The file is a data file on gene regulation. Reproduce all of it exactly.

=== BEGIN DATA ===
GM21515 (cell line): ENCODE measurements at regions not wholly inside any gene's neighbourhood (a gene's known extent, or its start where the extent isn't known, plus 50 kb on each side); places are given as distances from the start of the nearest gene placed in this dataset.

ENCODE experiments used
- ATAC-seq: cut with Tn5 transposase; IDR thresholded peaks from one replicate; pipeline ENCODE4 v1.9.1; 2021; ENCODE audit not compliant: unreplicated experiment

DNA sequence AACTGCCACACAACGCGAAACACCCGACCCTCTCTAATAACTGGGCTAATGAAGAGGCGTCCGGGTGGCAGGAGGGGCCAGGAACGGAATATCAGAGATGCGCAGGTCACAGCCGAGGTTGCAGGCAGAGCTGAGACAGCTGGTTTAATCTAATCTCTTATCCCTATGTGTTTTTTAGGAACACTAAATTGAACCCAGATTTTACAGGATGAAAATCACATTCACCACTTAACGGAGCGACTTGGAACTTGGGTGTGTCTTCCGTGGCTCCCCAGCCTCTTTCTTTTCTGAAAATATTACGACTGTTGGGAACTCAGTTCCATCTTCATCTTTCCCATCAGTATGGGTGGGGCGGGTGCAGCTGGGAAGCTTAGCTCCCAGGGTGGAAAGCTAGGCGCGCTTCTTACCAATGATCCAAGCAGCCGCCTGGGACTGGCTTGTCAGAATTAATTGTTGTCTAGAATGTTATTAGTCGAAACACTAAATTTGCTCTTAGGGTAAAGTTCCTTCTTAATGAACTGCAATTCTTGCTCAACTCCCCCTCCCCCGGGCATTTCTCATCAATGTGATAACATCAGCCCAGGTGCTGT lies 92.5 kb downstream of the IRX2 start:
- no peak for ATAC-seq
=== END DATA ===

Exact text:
GM21515 (cell line): ENCODE measurements at regions not wholly inside any gene's neighbourhood (a gene's known extent, or its start where the extent isn't known, plus 50 kb on each side); places are given as distances from the start of the nearest gene placed in this dataset.

ENCODE experiments used
- ATAC-seq: cut with Tn5 transposase; IDR thresholded peaks from one replicate; pipeline ENCODE4 v1.9.1; 2021; ENCODE audit not compliant: unreplicated experiment

DNA sequence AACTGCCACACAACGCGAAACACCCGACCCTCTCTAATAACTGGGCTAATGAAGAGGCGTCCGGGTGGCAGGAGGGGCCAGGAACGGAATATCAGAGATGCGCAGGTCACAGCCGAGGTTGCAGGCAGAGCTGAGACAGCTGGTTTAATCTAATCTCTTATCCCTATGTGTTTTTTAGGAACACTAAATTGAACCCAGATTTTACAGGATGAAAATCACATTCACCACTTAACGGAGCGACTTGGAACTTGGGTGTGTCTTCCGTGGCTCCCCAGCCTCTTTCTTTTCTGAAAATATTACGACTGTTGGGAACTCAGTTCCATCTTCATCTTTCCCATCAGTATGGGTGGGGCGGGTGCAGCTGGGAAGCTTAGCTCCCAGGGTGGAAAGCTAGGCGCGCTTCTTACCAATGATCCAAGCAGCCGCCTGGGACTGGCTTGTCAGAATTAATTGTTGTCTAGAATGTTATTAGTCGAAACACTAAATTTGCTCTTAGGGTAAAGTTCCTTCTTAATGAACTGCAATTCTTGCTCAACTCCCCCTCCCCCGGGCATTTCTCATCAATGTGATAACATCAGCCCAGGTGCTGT lies 92.5 kb downstream of the IRX2 start:
- no peak for ATAC-seq